In the previous exercise, you learned what panels are and you even used the Property inspectorwhich is a panelto change the size of the Stage and the frame rate of your document. Taking a look at the features and parts of panels found in the authoring environment is important, so you can learn all about what you can create and manipulate in Flash. However, first you need to learn how to open, move, and use the panels that you need. In this exercise, you learn more about how to open, arrange, and use panels in the workspace. In the following lessons, you will use different panels to modify your work.
Select File > Open and open the bookstore1.fla document from your hard drive.
If the bookstore1.fla file from the previous exercise is still open, this step is unnecessary.
If you are opening a file in Flash 8 Basic that was previously edited using Flash 8 Professional features, you will not be able to edit the file using Flash 8 Professional features. It's best to edit the file in the version of Flash 8 that created it.
Select File > Save As to save a new version of bookstore1.fla as bookstore2.fla.
Because we will make some significant changes, it's a good idea to save the file as a different version. This is a standard practice, and it is used to ensure that you always have an earlier version of the file to go back to in case you need it.
Open the History panel from the Window drop-down list.
Flash 8 opens with a default panel layout. Not included is the very useful History panel, which is keeping track of the edits that you make. How many edits it keeps track of is based on your preferences, which you will set later on in this lesson.
Select Window > Other Panels > History to open the panel. Note that there are many other panels to use in the Window drop-down list, some of which are condensed in an Other Panels category, which contains very useful panels that are used from time to time.
When you open a panel from the Window menu, chances are it is floating over your workspace and not docked with the other panels. To dock a panel, you have to press on the gripper, which is a series of small dots to the far left of the panel's title bar, and drag the panel into the position you want to dock it in. You know you're in a dockable area because you see a black highlight appear, indicating that the panel can be docked there. Panels can also be expanded or collapsed with the expand/collapse arrow, and all panels have an Options menu at the far right of their title bars when expanded. The options menu contains different things for different panels.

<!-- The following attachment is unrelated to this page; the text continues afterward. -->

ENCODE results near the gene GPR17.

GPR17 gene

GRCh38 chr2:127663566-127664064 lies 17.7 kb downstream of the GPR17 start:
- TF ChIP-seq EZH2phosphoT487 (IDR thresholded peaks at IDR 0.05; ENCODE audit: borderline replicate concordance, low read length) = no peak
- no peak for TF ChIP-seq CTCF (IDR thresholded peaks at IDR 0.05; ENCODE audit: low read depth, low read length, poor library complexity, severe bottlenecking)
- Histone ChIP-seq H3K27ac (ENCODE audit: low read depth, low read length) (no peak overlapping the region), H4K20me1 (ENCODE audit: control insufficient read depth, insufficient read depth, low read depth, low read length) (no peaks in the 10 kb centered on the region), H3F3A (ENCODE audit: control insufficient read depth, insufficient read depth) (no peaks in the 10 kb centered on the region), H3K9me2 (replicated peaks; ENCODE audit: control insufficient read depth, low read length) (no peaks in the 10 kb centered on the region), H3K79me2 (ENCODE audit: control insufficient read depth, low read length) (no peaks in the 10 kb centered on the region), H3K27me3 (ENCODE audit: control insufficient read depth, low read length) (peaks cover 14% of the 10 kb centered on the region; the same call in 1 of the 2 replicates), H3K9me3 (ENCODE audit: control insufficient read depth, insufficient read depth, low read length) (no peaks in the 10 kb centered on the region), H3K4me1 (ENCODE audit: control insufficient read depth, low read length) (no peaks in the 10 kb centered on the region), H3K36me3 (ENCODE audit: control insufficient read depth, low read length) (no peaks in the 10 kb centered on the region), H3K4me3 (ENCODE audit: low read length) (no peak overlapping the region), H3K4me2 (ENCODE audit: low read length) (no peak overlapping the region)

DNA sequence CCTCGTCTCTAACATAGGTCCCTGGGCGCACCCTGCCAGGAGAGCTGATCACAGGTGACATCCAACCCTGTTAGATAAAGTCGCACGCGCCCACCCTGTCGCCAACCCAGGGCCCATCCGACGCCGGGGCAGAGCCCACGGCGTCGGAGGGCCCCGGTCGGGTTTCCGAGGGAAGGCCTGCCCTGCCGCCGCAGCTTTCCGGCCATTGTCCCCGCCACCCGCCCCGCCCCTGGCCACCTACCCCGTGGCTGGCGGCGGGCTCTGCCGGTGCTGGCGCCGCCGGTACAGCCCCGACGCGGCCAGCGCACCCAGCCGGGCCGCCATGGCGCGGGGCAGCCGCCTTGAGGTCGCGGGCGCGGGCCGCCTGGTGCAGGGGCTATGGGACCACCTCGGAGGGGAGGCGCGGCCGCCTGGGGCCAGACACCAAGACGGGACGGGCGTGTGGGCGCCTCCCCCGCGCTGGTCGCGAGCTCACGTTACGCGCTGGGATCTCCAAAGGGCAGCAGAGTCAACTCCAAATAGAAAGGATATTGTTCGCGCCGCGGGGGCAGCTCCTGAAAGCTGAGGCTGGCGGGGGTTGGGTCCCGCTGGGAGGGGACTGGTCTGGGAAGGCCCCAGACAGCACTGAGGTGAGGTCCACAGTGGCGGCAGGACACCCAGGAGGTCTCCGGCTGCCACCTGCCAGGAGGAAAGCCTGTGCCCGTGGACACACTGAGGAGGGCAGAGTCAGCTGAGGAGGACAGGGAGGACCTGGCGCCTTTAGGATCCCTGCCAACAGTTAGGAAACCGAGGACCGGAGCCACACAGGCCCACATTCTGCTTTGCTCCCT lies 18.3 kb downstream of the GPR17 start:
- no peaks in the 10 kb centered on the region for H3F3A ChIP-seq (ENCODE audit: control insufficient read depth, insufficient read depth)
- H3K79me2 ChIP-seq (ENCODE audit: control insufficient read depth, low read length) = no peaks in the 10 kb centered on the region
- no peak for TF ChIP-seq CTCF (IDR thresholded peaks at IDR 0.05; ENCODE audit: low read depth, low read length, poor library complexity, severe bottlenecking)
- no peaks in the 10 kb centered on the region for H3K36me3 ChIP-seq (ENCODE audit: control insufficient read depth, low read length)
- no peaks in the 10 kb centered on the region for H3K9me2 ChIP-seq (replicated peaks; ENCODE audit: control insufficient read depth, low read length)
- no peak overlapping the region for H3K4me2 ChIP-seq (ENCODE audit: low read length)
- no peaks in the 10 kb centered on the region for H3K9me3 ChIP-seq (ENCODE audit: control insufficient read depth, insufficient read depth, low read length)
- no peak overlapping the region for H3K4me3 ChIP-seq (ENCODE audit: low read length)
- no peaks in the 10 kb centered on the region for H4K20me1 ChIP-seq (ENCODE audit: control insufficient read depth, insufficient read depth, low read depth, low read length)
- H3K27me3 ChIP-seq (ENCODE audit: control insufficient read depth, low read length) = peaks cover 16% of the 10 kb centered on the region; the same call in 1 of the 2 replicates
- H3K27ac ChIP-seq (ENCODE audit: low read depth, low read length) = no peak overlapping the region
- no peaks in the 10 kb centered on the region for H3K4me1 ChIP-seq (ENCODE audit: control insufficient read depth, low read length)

Dock the panel with your other panels to the right using the gripper.
When you mouse over the gripper, you will see a four-way arrow, indicating that you can now drag the panel into the position you want. You can also change the order of docked panels with the gripper.
Minimize the History panel.
You can minimize and maximize panels by clicking the name or the expand/collapse arrow.
You can also minimize panels by double-clicking anywhere on the panel's title bar.
Select Window > Components to open the Components panel and then dock it.
Notice that panels can often be opened using keyboard shortcuts. In the case of the Components panel, the keyboard shortcut is Ctrl+F7 on Windows platforms; on OS X, it is Cmd+F7.
Click the Components panel's Options menu.
Every panel has an Options menu. If you click the Options menus of different panels, you'll see different options, depending on which panel you selected. All have Help, Maximize Panel, and Close Panel options in their menus.
From the Components panel, expand the User Interface category and drag an instance of the Button component onto the Stage.
Components are pre-built and self-contained Flash elements that you can use for rapid development. Each component does something different, and although you won't learn much about them right here, you do look at them in detail in Lesson 8. Right now, you just want something on the Stage that you can affect with a different panel.
Open the Align panel from the Window drop-down list and dock it. Use the Selection tool (black arrow) to make sure that the button is selected on the Stage and use the Align panel to center the button on the Stage.
The Align panel can line things up with respect to each other or line things up with respect to the Stage. To align items on the Stage, make sure that the To Stage button in the Align panel is highlighted. Use the top row of buttons to align.
To align your button, press the Align Horizontal Center button; then press the Align Vertical Center button, which places your button at the center of the Stage.
Open more panels to author with from the Window menu.
Throughout the book, you will need to use the Actions panel (open it if it isn't already open).
Dock all these panels wherever you like them. In the next step, you will save your layout to be retrieved easily whenever you need it.
Save the panel layout as a new panel set by choosing Window > Workspace Layout > Save Current.
The Save Panel Layout dialog box opens. Name the panel set TechBookstore in the Name field and click OK. This procedure saves your workspace with all the additional panels you just opened. If you return to the default layout, you can change to the TechBookstore layout at any time by choosing Window > Workspace Layout > TechBookstore. If you change the panel layout, you can overwrite it by saving it as the same name.
You can also delete or rename panel layouts by choosing Window > Workspace Layout > Manage. The Manage Workspace Layouts dialog box appears, which displays all your user-created workspace with options to rename or to delete.
In the next exercise, you will work with the Timeline and with frames. Be sure to save your work.